Playground games like skipping, hopscotch and ball throwing are helping to sharpen up the skills of England’s top women and girl golfers.
They’ve just been put through their paces at one-day workshops, run by the English Ladies’ Golf Association in Bristol, Leeds and Milton Keynes.
ELGA squad members, ranging from Curtis Cup players to 12 and 13-year-old prospects, brought along their parents to watch and listen as they studied many aspects of playing the game.
Fitness was high on the agenda and the players took part in two contrasting exercise sessions.
One, with ELGA physiotherapist Lynn Booth, concentrated on core stability. “They learn to have control and stability so that when they shift their weight and swing the club they have a firm foundation from which the bigger muscles can work,” she said.
The other session, with brothers Mark and Martin Smithson of the Athletic Development Company, took some of its inspiration from playground games which depend on fundamental movements – and which help to improve balance, co-ordination, speed and agility.
So the players skipped, threw balls and developed nifty footwork on ladder layouts - as well as working out on high-tech bikes and undertaking a host of other exercises.
Martin commented: “This type of exercise is an alternative to going to the gym and you can do it in a small space and with limited resources. For example, the girls can lay down their golf clubs to make a ladder or chalk one out on the drive at home.
“When you do this kind of training you have to think about it, concentrate on those fundamental movements, while working hard. It gets away from the boredom of running on a treadmill and it also transfers into golf, which is a very much a thinking game.”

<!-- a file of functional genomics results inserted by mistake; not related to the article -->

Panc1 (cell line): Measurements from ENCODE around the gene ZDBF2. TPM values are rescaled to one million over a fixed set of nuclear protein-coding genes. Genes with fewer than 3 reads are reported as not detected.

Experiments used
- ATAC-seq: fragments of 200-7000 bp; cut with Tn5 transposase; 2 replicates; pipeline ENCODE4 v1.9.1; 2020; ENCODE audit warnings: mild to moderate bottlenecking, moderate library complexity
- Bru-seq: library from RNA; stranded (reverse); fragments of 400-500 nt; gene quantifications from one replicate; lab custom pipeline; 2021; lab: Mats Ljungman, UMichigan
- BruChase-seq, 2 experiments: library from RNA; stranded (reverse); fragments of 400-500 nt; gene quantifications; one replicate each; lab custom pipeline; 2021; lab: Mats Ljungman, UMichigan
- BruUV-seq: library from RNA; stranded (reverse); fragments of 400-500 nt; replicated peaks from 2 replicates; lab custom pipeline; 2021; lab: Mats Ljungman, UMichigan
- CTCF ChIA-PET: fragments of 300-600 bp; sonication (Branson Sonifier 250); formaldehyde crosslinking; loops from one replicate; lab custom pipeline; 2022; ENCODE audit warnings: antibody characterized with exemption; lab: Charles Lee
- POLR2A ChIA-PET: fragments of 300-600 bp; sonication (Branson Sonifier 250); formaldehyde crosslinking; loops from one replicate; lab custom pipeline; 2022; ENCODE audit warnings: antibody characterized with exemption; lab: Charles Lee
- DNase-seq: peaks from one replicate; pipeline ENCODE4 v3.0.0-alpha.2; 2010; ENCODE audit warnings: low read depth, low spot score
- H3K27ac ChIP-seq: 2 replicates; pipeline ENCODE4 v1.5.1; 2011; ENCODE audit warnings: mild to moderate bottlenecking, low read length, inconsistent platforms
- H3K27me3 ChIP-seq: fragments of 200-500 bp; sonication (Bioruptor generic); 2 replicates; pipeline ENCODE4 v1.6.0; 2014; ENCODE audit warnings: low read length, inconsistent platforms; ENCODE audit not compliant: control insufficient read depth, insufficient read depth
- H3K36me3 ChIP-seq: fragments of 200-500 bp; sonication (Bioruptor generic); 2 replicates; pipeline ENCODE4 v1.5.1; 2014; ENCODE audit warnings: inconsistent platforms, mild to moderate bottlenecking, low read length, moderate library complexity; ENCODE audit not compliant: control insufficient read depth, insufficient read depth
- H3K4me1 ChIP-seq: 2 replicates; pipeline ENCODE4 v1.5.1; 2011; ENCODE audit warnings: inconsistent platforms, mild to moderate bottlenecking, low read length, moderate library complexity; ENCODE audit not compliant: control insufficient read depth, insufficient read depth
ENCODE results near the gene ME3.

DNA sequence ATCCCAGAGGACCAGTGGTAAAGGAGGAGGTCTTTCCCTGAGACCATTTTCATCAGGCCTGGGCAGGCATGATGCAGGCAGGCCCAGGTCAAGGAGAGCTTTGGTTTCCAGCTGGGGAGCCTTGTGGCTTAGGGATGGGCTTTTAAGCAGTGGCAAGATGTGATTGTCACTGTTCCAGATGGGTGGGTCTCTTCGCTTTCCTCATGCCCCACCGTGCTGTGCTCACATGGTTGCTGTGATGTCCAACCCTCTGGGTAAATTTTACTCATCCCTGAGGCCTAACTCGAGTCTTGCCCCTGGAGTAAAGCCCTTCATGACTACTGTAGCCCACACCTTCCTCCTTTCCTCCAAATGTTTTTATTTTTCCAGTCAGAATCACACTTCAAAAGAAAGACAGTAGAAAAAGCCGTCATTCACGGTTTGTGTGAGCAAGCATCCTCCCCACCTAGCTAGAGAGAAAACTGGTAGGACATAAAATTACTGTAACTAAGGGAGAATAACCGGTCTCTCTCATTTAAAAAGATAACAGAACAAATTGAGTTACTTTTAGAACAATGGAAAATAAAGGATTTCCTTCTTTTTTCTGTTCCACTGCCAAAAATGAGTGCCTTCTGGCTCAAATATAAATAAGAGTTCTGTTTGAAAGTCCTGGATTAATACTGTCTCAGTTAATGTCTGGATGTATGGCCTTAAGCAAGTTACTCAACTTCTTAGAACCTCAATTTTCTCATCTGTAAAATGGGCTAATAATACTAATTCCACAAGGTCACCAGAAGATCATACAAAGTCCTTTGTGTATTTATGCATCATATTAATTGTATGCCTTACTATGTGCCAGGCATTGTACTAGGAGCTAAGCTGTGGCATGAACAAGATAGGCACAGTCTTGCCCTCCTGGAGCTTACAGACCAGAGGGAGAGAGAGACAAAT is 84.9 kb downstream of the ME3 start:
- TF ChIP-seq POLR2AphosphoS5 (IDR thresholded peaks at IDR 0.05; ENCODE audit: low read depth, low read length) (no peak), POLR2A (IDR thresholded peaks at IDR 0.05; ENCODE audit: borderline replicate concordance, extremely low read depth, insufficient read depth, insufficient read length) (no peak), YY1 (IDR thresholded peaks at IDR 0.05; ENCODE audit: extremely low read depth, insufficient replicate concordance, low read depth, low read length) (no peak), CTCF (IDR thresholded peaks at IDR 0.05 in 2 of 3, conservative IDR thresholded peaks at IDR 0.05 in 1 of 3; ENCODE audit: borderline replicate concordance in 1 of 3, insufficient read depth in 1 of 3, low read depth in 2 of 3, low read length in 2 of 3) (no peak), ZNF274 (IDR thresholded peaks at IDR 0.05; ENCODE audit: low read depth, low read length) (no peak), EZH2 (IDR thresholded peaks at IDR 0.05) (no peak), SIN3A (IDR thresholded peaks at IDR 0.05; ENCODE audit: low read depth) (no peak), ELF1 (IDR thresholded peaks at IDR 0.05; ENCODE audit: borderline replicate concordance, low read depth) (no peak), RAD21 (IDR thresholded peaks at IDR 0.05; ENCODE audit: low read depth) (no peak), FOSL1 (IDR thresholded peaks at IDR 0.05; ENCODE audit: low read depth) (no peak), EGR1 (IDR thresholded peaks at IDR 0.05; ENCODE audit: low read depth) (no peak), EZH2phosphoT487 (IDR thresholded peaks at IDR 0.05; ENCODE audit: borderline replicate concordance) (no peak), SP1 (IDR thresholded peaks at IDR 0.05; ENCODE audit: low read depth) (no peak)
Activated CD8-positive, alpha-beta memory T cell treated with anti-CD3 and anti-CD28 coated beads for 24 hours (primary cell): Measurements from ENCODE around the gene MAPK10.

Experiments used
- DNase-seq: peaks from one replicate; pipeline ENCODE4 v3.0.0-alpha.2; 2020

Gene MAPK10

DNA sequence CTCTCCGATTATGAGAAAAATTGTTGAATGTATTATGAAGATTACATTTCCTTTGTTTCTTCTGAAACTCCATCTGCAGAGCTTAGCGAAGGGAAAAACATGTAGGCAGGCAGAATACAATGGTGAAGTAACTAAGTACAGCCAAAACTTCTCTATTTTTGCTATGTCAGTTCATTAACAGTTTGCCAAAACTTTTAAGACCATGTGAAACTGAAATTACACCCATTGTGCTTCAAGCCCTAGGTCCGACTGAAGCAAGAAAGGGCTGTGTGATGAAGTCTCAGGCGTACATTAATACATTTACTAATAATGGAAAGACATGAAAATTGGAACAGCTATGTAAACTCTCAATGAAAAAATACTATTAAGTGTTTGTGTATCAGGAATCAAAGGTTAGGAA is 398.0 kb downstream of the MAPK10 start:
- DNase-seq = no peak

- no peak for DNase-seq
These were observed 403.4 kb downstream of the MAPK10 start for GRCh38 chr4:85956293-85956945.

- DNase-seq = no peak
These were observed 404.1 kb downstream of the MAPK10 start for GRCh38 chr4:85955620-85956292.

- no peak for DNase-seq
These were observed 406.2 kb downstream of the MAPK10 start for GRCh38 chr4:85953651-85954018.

The workshops also focussed on nutrition. Leading sports dietitian Jane Griffin analysed diet diaries completed by the players and advised on healthy eating and drinking patterns. Jane’s regular articles on how all golfers can improve performance through nutrition appear on the wesbites of ELGA and the England Golf Union: www.englishladiesgolf.org and www.englishgolfunion.org
Other sessions at the workshop included course management and the benefits for players of preparing their own course planners; the latest information on ELGA’s anti-doping policy; and advice on dealing with the media.
The workshops were given the vote of approval by Kent 16-year-old Sarah Tyson, who won every major south-eastern title last season and is now a member of ELGA’s Team England U18 Squad. “The whole package is really good,” said Sarah, who plays at Redlibbets.